In order to use launchd you create a .plist file in the appropriate folder and the system will see it and run the payload, in this case at system startup. If you’ve set things up the way I did above with your user as the HA user, you would put the .plist file in /Users/YOURUSERNAME/Library/LaunchAgents. That’s it- create the file as below and make sure to proof the paths.

<?xml version="1.0" encoding="UTF-8"?>
<!DOCTYPE plist PUBLIC "-//Apple//DTD PLIST 1.0//EN" "http://www.apple.com/DTDs/PropertyList-1.0.dtd">
<plist version="1.0">
<dict>
	<key>AbandonProcessGroup</key>
	<false/>
	<key>EnvironmentVariables</key>
	<dict>
		<key>LC_CTYPE</key>
		<string>UTF-8</string>
		<key>PATH</key>
		<string>/usr/local/bin/:/usr/bin:/usr/sbin:/sbin:$PATH</string>
	</dict>
	<key>KeepAlive</key>
	<dict>
		<key>SuccessfulExit</key>
		<false/>
	</dict>
	<key>Label</key>
	<string>org.homeassistant</string>
	<key>Program</key>
	<string>/Users/YOURUSERNAME/homeassistant/bin/hass</string>
	<key>RunAtLoad</key>
	<true/>
	<key>StandardErrorPath</key>
	<string>/Users/YOURUSERNAME/.homeassistant/home-assistant.log</string>
	<key>StandardOutPath</key>
	<string>/Users/YOURUSERNAME/.homeassistant/home-assistant.log</string>
</dict>
</plist>

Cool, thanks.

Any idea how to restart, in it crashed or simply exited?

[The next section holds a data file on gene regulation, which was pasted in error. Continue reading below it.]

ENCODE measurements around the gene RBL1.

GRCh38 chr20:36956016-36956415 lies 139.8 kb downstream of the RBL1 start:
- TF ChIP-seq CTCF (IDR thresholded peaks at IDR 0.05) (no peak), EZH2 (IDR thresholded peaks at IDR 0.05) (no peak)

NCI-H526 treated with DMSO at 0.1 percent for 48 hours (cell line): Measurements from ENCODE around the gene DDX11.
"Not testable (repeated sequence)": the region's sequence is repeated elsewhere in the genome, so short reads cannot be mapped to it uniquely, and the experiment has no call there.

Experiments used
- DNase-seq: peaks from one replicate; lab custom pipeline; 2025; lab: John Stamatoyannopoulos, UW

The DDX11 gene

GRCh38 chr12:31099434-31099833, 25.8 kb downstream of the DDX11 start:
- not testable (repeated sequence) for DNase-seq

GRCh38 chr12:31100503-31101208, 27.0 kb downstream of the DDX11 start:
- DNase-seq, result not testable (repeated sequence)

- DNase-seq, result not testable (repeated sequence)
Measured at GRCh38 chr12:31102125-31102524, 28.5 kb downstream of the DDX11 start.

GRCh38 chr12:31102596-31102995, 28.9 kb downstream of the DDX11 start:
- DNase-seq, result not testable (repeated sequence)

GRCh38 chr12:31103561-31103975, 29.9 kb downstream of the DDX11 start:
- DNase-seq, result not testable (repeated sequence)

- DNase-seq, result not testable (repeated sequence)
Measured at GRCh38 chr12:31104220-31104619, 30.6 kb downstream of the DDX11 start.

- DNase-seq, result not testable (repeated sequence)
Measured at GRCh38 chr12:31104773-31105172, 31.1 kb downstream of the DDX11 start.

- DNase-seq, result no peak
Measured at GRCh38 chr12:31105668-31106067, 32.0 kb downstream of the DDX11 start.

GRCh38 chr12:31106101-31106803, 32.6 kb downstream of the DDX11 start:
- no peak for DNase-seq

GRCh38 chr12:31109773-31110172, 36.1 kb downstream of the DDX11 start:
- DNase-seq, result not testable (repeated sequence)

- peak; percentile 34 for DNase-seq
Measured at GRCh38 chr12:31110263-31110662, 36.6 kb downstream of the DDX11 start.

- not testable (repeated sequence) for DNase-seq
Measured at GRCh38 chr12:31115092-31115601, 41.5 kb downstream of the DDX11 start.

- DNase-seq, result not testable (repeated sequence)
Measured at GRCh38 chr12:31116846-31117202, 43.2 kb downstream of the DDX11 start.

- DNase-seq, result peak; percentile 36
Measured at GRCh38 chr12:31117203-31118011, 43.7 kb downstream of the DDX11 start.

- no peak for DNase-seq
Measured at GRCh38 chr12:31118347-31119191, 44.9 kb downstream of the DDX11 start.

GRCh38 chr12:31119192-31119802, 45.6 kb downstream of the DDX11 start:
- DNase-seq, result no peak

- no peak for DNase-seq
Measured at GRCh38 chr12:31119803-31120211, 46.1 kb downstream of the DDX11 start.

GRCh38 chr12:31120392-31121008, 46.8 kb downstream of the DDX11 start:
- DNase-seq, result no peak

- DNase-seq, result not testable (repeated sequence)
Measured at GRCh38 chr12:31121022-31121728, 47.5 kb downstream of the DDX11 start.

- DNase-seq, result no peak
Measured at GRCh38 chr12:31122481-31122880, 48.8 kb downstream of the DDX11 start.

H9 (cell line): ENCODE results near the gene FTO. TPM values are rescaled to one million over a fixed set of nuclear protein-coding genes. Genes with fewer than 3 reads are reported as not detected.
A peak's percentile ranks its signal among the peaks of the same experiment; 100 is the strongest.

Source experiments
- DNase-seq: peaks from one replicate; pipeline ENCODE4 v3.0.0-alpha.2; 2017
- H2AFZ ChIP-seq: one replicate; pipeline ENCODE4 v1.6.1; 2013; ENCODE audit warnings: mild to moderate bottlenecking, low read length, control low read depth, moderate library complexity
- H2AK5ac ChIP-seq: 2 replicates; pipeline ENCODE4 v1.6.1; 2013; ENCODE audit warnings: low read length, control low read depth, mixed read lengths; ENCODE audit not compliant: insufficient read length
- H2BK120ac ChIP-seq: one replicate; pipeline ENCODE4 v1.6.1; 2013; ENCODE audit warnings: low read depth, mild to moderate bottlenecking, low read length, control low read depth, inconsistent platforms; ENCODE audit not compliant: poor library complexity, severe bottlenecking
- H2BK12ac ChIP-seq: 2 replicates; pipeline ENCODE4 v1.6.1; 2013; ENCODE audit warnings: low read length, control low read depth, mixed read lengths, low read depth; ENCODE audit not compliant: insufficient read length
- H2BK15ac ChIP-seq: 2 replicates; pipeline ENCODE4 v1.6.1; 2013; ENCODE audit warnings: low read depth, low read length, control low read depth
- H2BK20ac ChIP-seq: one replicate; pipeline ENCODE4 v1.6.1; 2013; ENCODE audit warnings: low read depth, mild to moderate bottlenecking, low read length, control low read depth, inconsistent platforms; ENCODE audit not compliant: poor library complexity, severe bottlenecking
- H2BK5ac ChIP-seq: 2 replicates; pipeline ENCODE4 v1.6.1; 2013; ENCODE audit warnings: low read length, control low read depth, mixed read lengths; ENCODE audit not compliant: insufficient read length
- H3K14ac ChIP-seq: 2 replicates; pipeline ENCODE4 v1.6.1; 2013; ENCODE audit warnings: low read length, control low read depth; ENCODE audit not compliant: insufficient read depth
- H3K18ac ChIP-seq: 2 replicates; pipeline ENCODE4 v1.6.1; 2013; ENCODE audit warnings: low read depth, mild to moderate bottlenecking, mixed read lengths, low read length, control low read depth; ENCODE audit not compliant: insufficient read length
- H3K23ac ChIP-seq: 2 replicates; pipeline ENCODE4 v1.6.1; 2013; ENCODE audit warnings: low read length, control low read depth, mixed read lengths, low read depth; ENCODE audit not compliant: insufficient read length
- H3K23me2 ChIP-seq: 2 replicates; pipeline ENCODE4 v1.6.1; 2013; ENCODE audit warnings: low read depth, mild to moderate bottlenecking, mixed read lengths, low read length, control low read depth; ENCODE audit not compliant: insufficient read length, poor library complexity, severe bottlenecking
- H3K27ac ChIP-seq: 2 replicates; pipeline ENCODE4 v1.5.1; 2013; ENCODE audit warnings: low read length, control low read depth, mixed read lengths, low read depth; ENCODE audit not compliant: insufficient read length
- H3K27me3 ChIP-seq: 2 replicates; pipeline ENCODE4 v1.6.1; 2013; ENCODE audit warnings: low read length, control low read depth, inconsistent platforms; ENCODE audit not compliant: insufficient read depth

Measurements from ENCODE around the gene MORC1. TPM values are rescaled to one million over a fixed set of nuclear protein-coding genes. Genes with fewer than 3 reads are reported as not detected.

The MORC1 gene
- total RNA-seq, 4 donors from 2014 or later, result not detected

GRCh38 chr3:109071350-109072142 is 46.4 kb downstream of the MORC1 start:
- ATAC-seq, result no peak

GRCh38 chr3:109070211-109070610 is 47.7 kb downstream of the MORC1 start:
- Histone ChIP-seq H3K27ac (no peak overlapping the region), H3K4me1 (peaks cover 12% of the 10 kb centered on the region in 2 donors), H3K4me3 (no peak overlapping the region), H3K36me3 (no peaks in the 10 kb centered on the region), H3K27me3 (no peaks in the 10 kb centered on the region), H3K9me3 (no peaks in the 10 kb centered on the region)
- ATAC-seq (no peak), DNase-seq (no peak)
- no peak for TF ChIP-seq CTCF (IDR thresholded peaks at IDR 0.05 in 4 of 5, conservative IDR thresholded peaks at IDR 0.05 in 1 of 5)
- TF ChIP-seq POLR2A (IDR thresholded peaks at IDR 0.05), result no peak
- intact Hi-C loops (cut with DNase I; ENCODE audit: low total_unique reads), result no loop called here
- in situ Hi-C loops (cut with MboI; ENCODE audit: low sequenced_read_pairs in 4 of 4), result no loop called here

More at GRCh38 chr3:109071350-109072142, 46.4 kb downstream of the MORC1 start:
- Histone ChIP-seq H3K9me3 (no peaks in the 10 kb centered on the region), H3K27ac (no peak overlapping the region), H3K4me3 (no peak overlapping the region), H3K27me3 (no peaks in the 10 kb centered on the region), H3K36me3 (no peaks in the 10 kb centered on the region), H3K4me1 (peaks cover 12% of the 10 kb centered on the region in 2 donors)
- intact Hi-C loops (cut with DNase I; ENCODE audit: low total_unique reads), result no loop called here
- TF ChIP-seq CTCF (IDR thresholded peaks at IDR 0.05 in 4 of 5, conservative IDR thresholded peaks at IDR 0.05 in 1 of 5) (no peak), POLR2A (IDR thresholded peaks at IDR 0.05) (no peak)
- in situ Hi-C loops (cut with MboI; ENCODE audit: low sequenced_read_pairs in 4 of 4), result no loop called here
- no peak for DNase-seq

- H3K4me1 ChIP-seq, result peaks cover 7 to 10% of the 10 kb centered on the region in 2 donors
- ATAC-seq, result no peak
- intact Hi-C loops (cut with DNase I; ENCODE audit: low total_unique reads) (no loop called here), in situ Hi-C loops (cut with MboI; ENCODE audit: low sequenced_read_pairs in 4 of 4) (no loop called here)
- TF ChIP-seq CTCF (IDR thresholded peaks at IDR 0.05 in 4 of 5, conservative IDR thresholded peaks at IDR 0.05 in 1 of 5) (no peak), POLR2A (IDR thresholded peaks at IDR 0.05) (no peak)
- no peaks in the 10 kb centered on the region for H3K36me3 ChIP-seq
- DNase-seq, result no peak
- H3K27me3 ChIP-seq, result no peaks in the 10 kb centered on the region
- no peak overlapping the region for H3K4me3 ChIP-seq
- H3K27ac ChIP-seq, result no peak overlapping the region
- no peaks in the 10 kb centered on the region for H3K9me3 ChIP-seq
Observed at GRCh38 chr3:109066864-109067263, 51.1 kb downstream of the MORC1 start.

Especially regarding this issue:

First figure out the PID of the HA user. Then, if you’ve created a .plist as I described above…

to start HA:
launchctl bootstrap gui/<PID> /Users/HAusername/Library/LaunchAgents/org.homeassistant.plist

to stop HA:
launchctl bootout gui/<PID> /Users/HAusername/Library/LaunchAgents/org.homeassistant.plist

to restart:
launchctl kickstart -k gui/<PID>/org.homeassistant

How to set up split-brain DNS on Mac
… so you can use your HA instance if the internet is down or if your router doesn’t support NAT loopback (aka hairpin NAT). Also accessing HA is noticeably faster when on my home network.

I’ve seen some folks struggling with this in the forums, mainly it seems because of the separate external_url: and internal_url: fields in the companion app. The companion app documentation on this is actually really good but doesn’t directly apply in the Mac world, so I thought I’d post about how I did this. This probably actually applies to anyone running in a container or VENV because then we don’t have access to the Adguard add-on.